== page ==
He always starts and ends each busking day with “Stranger on the Shore“, Acker Bilk’s iconic signature tune – originally called “Jenny”, and named for his young daughter – that became the second No.1 hit single by a British artist in the United States on the Billboard Hot 100 when it was released in 1962.

 

Leica M6 Classic & 2.8/90mm Elmarit

Fomapan 200

HC-110 (Dil.H – 1:63 @ 8:30 minutes)

Plustek 7600i & Vuescan

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From one music legend to another, as we neatly segue from recently-departed Chuck Berry to long-gone Bob Marley, who came to fame with a juxtaposing rivalry during the rise of punk in the mid-1970s here in the UK. And Top of the Pops often took on a surreal feeling on a Thursday evening during this period as Marley, with his poetic words and rhythmic melodies, was often pitted against the mayhem, nihilism, and constantly gobbing Sex Pistols.

 

And last week, the reggae legend’s life was set to his own soundtrack, as ‘One Love: The Bob Marley Musical‘, written and directed by Kwame Kwei-Armah, opened to good reviews at the Birmingham Repertory Theatre, and now looks set for a London West End run and talks of it being turned into a movie.  This is the first musical of Marley’s life and features his greatest songs, including No Woman No Cry, Exodus, One Love, Jamming etc. 

 

The musical tells the story of a man propelled from rising reggae star to global icon, and is mostly set around the time when Marley’s beloved homeland of Jamaica is on the brink of civil war, and he’s called to unite his people as only he can with his music and his message of love and peace – and, as you do, he almost ends up being assassinated in the process!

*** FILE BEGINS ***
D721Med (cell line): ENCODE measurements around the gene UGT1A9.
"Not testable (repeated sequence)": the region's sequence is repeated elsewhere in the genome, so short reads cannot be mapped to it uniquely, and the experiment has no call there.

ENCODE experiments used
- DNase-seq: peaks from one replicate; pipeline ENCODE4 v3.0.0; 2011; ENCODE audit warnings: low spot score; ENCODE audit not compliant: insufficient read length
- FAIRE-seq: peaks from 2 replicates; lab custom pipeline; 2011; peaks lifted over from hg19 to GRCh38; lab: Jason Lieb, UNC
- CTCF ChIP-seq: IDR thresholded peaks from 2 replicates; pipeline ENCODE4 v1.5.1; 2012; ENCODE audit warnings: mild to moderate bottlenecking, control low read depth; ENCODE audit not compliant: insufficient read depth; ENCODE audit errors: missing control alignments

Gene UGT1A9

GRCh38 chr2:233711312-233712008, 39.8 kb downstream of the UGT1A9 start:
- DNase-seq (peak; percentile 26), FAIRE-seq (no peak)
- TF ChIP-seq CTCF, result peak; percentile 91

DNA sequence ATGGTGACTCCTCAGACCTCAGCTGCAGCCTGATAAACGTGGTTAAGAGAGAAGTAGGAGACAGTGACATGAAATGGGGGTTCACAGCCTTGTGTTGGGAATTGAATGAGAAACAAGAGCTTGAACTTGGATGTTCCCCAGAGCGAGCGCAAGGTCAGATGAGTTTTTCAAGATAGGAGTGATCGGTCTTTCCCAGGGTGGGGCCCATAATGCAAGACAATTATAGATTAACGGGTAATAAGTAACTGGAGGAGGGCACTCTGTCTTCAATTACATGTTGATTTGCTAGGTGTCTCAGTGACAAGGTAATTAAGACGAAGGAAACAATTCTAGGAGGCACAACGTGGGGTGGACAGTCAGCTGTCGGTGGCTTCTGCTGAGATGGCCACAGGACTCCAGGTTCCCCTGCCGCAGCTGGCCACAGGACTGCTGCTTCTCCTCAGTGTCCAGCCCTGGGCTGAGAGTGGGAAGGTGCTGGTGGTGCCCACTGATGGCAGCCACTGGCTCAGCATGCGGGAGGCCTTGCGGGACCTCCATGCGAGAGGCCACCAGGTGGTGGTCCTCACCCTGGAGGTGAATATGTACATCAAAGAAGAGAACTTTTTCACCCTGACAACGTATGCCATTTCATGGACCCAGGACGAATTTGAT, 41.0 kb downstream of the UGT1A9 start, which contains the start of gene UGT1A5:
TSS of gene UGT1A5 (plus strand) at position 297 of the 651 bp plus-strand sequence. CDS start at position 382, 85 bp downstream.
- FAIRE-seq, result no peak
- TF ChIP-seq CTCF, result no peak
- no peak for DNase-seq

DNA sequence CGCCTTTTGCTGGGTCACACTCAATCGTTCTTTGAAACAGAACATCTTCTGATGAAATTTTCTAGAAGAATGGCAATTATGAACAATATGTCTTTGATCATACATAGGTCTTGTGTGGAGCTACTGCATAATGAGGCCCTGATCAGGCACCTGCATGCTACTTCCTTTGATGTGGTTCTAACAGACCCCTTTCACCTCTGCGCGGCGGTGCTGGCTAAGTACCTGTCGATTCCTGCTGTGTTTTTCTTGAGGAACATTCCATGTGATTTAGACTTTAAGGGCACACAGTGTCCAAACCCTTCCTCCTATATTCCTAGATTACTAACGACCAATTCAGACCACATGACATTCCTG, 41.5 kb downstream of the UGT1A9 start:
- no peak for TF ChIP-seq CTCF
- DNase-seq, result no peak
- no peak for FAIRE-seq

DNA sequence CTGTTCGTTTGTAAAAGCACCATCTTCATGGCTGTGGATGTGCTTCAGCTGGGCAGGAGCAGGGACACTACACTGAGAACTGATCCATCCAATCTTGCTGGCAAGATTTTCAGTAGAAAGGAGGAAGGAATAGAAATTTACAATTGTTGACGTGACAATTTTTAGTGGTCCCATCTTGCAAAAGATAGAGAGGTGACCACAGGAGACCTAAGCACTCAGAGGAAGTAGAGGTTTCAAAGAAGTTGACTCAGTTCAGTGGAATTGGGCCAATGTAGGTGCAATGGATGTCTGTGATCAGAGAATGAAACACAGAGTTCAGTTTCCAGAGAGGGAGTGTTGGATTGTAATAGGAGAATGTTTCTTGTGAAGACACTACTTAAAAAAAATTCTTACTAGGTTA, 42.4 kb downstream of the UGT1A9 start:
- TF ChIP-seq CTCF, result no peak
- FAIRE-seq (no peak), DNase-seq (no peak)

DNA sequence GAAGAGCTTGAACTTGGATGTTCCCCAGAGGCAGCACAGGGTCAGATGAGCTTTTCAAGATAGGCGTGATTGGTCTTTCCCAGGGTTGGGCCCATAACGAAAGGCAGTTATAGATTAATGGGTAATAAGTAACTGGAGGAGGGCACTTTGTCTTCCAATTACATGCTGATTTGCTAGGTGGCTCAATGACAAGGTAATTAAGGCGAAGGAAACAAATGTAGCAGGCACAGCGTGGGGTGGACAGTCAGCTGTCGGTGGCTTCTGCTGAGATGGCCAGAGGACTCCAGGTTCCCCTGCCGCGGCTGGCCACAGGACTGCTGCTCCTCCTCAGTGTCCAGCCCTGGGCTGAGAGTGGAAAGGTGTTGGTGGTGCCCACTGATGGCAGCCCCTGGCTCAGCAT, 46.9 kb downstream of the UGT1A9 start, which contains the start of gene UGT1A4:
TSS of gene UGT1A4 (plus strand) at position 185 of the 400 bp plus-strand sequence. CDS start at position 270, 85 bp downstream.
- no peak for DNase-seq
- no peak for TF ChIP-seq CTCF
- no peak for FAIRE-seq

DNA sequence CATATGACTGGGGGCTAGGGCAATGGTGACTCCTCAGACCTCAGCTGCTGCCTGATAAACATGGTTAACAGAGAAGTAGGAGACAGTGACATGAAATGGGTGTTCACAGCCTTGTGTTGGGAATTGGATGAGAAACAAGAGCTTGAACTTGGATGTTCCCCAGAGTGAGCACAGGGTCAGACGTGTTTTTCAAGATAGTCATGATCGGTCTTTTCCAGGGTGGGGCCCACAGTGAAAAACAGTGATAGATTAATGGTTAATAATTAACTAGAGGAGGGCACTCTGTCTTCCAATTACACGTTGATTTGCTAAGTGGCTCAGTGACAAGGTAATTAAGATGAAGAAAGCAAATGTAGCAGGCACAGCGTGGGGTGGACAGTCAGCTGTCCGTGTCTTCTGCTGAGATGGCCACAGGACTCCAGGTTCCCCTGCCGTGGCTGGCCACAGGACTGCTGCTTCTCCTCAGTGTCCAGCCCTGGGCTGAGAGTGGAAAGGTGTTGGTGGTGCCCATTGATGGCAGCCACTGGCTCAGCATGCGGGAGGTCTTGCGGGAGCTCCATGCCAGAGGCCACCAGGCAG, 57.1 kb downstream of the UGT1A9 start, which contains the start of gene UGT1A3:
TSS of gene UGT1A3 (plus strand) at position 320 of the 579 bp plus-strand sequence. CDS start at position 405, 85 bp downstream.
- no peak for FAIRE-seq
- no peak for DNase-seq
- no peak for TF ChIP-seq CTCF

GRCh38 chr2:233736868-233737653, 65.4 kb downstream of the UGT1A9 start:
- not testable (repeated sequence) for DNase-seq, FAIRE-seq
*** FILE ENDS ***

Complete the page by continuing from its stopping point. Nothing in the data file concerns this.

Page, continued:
Leica M3 & 1.4/50mm Summilux pre-asph v2

Sekonic L-308S

Kodak Tri-X (@250)

HC-110 (Dil.H – 1:63 @ 8:30 minutes)

Plustek 7600i & Vuescan

 

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As I was photographing this shop window, a man passing by asked what I was doing. I replied that it was a beautiful window of ladies lingerie. He looked me up and down and said “No, son, there’s something wrong with you!” and marched off. It was pointless for me to explain that I’d read the book, A Vision of Paris, with photographs by Eugène Atget and words by Marcel Proust that contained a wonderful image of a similar little corset/lingerie shop.

 

But no matter what explanation, cultural, artistic or otherwise that might have been offered, his only thought was – and this is somewhat typical of Glasgow and Glaswegians here – “No, son, there is something wrong with you!” Good job then I didn’t tell him about my online habits, eh?